Dave Chokshi – Population Health Management

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This week, we are joined by Dave Chokshi. Dave is the Chief Population Health Officer of OneCity Health and Senior Assistant Vice President at New York City Health + Hospitals—the largest public health care system in the U.S. He practices primary care at Bellevue Hospital and is a Clinical Associate Professor of Population Health and Medicine at the NYU School of Medicine.

We talk about what population health is, how it is distinct from public health, and what value it adds to our healthcare system. We also talk about how in some ways it might contribute to the erosion of relationships between primary care providers and patients, how that can be remedied, and how the small 1 or 2 doctor practice may fit into a population health management vision. We talk about a piece he wrote with Neil Calman and Diane Hauser about what they call the “expanded denominator,” and how that may further goals of public health and accountable care. Lastly, we talk about population health approaches in urban and rural settings, and how we should think about the opioid epidemic from a population health vantage point.

We reference a few articles throughout our conversation: Christine Sinsky’s already classic Annals paper detailing that physicians spend two hours on administrative tasks for every hour they see patients, and our journal club on that paper. Robin Williams’ and colleagues Health Affairs blog on utilizing the HIV cascade of care to battle the opioid epidemic, and Lawrence Casalino and colleagues work calculating what we spend measuring the care we provide. In addition, we reference the Surgeon General Vivek Murthy’s landmark report on addiction.

A quick note about a word we use frequently but didn’t pause to define for listeners – attribution. Attribution is the assignment of a specific patient to a specific primary care physician in a health system. Once a patient is attributed to a PCP or health system, that PCP and health system is held accountable for the patient’s quality measures and healthcare costs within ACOs or other alternative payment contracts. This still applies patients who do not frequently access the healthcare system through traditional channels or most frequently see specialists, who perhaps have never seen the assigned PCP, and is therefore at times controversial.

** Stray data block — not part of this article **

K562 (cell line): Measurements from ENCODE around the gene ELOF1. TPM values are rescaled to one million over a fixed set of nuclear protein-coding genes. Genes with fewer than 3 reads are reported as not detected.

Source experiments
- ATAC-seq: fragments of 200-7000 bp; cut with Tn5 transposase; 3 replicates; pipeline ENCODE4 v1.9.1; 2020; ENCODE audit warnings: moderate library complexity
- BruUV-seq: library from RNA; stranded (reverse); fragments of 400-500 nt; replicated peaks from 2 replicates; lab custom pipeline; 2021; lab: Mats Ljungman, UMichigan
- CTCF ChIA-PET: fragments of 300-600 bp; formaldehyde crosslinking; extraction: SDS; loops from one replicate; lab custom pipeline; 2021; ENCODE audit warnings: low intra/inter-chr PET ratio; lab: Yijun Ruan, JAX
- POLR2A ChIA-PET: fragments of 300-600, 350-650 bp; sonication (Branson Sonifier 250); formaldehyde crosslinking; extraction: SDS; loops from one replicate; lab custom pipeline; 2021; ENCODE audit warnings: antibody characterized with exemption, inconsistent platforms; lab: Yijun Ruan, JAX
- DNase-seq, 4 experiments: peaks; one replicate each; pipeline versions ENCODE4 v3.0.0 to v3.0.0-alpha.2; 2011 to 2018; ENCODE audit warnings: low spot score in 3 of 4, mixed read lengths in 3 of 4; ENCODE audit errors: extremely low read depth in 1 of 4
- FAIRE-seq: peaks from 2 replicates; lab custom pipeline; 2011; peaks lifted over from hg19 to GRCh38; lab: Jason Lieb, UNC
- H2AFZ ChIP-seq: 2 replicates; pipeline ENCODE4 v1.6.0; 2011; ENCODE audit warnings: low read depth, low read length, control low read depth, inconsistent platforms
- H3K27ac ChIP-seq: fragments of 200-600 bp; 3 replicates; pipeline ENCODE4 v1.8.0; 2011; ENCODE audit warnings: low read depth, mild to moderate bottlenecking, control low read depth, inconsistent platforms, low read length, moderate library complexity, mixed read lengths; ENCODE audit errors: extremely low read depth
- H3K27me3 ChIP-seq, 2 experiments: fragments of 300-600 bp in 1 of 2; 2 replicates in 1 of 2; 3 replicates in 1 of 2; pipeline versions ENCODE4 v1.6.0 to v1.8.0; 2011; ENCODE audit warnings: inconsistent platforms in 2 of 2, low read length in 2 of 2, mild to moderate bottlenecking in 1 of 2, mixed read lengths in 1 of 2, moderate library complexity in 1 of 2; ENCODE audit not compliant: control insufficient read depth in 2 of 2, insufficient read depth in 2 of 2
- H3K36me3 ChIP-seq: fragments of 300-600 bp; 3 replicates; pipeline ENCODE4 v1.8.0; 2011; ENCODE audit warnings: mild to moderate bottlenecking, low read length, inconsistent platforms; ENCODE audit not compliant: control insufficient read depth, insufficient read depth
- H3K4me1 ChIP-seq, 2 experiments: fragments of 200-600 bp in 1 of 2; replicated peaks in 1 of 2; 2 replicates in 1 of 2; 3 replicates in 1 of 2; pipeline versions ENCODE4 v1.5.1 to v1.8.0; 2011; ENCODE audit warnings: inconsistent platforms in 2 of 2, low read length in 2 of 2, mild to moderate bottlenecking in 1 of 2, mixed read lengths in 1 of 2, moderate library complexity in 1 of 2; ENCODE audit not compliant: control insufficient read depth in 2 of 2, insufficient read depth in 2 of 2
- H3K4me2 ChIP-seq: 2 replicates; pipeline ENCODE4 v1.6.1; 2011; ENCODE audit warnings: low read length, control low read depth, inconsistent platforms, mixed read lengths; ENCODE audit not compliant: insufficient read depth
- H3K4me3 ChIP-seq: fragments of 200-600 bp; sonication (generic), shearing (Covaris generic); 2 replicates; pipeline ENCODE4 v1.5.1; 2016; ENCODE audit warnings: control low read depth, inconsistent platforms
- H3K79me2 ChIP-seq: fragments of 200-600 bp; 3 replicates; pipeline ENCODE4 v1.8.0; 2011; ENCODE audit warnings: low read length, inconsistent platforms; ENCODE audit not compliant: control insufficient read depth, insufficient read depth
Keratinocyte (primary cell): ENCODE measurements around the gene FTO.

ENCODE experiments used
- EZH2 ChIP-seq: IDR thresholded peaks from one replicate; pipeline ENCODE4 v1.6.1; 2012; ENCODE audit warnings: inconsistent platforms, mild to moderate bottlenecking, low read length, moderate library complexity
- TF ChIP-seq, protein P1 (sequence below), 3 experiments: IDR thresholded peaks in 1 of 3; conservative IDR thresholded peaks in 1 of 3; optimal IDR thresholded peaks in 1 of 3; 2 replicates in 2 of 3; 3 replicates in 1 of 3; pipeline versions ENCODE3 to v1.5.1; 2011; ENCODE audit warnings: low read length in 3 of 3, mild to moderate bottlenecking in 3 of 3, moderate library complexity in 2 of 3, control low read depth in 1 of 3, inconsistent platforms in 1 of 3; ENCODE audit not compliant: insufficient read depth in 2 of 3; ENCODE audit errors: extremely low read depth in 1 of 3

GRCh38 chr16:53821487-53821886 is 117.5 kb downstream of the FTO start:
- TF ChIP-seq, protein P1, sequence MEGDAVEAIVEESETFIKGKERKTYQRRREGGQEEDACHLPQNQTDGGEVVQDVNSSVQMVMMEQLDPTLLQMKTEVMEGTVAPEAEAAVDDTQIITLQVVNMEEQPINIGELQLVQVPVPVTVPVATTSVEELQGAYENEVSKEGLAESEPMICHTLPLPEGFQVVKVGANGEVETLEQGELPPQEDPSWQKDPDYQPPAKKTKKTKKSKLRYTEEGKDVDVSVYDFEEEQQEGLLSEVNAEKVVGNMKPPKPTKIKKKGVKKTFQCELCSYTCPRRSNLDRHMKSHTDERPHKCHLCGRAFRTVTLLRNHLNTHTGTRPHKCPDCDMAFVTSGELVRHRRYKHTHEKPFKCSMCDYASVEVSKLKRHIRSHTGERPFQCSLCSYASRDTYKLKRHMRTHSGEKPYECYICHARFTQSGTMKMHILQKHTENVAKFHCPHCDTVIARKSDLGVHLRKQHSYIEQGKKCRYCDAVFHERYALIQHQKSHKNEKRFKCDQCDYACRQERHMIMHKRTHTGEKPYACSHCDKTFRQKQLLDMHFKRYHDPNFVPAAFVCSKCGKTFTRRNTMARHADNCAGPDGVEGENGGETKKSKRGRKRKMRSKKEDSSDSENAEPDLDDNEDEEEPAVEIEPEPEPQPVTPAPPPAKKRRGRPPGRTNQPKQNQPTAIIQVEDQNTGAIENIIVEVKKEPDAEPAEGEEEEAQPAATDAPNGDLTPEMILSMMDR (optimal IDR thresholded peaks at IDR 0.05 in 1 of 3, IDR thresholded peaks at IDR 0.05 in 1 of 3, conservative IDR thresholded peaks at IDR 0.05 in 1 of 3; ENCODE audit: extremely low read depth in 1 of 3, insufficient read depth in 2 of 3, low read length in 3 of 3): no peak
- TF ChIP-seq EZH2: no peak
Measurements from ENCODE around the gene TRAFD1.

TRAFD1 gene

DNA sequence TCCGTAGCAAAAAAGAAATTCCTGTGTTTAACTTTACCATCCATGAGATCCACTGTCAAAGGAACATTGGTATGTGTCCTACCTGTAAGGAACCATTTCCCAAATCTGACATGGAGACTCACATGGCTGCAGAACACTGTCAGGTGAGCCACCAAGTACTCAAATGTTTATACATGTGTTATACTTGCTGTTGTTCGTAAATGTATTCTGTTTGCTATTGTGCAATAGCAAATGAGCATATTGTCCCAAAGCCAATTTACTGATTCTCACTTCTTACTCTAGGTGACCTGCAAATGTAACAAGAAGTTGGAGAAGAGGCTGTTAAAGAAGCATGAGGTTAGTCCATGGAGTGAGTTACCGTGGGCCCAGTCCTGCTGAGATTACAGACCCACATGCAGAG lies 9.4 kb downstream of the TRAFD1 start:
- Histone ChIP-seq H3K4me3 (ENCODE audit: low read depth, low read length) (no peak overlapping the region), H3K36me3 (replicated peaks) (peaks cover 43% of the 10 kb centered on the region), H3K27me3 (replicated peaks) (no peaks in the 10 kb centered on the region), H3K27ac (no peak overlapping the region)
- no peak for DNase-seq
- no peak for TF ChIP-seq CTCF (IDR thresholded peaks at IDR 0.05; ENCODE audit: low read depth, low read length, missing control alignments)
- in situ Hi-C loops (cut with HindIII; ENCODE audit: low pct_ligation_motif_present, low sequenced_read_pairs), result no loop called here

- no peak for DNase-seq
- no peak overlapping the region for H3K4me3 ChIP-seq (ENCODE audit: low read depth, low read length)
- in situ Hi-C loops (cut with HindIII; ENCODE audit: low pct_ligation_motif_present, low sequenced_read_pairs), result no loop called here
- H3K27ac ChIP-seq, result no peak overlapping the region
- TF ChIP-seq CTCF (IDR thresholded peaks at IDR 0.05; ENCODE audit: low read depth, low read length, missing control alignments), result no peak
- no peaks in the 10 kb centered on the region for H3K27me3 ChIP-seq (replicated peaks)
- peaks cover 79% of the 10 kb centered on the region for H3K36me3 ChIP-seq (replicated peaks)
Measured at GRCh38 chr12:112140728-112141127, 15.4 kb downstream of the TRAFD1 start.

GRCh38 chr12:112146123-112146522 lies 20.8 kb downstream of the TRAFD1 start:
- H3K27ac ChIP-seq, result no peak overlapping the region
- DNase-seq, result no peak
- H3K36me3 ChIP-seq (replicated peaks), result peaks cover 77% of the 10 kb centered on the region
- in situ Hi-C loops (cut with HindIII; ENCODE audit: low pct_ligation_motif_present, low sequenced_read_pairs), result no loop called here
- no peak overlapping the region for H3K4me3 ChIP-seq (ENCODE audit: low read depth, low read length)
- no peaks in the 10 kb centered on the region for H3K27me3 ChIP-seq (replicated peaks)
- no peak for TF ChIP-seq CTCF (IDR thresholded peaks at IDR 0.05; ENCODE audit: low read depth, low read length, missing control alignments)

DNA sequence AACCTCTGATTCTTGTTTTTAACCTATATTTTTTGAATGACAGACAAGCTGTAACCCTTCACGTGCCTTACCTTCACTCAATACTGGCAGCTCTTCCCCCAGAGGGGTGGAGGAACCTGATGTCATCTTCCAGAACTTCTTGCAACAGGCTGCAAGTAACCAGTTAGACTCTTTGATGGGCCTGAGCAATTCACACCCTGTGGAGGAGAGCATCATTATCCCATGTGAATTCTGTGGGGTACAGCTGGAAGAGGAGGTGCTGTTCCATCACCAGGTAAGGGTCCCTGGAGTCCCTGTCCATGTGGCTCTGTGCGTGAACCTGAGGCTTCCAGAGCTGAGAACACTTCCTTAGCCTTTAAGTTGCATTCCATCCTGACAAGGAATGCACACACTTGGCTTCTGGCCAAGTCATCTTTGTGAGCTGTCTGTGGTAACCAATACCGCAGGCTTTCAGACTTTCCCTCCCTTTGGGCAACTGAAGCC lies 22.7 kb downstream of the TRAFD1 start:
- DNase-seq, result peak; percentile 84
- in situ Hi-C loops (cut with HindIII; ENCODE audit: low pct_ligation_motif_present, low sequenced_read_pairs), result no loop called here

A little more background on Dr. Dave Chokshi: He was Assistant Vice President of Ambulatory Care Transformation at NYC Health + Hospitals and director of Population Health Improvement at NYU School of Medicine. In 2012-13, he served as a White House Fellow at the U.S. Dept. of Veterans Affairs, where he was the principal health advisor in the Office of the Secretary. His prior work experience spans the public, private, and nonprofit sectors, including positions with the New York City and State Departments of Health, the Louisiana Department of Health, a startup clinical software company, and the nonprofit Universities Allied for Essential Medicines, where he was a founding member of the Board of Directors.

If you enjoy the show, please rate and review us wherever you listen, and share us on social media. Tweet us your thoughts @rospodcast and check out our facebook page at www.facebook.com/reviewofsystems. Or, you can email me at audreyATrospod.org. We’d love to hear from you, and thanks for listening.

Danielle Ofri – Communication Between Patients & Doctors

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This week, we are joined by Danielle Ofri. Danielle is a primary care physician at Bellevue Hospital and a prolific essayist and author. We start out talking about her most recent book, What Patients Say, What Doctors Hear. We talk about communication between patients and doctors and why it can be so challenging, and how physician communication can be evaluated and more effectively taught to trainees. Danielle talks about the power dynamics of the medical interview and how it can be uncomfortable for us as physicians to have the tables turned when the patient is more empowered in the conversation. We also talk about the campaign that Danielle has spearheaded to get physicians and other medical professionals involved in the health care reform efforts of the last few months in Washington DC with her House Calls Campaign.

Danielle is a physician at Bellevue Hospital and associate professor of medicine at NYU. She writes about medicine and the doctor-patient connection for the New York TimesSlate Magazine, and other publications. Danielle is co-founder and Editor-in-Chief of the Bellevue Literary Review, the first literary journal to arise from a medical setting. She is the author of a collection of books about the world of medicine. She’s given TED Talks on Deconstructing Perfection and  When Doctors Face Fear, and has performed at The Moth.